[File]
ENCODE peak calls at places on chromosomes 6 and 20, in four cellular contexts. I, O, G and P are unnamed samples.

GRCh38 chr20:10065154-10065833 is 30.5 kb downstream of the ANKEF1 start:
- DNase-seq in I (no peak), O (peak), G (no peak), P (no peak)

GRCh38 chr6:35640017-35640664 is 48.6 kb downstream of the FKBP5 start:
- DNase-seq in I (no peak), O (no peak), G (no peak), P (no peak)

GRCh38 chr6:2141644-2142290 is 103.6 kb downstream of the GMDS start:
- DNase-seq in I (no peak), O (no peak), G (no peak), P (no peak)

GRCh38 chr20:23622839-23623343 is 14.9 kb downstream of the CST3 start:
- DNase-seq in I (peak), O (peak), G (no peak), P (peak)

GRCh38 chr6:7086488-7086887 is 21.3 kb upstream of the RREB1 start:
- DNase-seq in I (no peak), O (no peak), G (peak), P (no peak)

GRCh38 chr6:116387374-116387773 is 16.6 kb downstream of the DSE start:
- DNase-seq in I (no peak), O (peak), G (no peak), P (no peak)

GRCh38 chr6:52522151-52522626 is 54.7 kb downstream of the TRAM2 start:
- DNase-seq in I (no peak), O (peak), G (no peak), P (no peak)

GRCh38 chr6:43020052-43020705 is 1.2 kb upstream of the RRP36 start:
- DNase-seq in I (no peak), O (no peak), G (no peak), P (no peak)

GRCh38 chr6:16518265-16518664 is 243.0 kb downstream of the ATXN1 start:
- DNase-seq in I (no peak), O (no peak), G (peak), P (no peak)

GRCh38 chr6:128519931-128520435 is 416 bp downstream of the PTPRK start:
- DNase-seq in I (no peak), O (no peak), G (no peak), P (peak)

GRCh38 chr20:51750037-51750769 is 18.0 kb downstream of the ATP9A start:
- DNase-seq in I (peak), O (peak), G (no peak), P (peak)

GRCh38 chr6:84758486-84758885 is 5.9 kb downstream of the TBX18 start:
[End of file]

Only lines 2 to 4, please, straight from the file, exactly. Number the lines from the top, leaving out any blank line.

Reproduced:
GRCh38 chr20:10065154-10065833 is 30.5 kb downstream of the ANKEF1 start:
- DNase-seq in I (no peak), O (peak), G (no peak), P (no peak)

GRCh38 chr6:35640017-35640664 is 48.6 kb downstream of the FKBP5 start: